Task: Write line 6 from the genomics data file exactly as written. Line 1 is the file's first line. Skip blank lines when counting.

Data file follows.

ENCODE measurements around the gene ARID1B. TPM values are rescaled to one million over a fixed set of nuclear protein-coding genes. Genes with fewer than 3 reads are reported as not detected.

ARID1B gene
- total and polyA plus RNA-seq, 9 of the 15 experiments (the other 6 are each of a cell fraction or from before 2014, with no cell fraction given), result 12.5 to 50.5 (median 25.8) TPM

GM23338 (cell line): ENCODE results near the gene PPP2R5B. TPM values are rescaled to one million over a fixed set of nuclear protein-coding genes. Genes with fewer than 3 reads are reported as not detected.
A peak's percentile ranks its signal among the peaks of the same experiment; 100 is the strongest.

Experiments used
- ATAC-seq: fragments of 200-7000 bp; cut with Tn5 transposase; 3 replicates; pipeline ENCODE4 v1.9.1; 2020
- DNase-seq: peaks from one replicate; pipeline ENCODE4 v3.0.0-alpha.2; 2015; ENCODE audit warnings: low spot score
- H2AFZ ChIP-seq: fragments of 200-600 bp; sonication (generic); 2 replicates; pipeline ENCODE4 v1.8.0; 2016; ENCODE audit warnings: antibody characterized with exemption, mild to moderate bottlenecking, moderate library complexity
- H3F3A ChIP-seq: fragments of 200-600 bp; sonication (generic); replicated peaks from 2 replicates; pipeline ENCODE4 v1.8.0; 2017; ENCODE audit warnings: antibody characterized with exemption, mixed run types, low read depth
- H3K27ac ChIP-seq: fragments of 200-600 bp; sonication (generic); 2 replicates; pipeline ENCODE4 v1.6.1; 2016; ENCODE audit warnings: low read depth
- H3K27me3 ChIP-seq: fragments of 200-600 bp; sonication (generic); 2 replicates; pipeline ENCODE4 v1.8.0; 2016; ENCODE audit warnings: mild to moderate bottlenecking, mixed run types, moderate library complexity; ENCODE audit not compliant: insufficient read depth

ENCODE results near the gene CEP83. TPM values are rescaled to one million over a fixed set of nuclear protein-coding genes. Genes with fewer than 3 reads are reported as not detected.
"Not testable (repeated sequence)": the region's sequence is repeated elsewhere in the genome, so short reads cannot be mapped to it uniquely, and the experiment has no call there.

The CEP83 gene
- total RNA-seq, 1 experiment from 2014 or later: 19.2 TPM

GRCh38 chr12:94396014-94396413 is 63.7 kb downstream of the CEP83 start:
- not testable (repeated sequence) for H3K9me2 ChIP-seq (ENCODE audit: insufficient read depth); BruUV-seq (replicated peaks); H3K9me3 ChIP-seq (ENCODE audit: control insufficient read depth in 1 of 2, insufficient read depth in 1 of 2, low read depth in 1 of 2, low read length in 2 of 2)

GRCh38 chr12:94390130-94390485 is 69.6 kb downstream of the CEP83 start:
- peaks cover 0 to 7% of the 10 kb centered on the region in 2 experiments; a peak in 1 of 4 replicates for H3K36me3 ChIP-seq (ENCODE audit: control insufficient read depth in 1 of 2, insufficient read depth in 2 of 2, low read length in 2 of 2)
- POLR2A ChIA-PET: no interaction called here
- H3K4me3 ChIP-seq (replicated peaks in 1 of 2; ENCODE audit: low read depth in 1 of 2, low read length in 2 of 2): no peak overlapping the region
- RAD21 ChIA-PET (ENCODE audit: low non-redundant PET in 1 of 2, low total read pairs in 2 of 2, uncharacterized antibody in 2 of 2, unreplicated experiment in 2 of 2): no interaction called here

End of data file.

Experiments used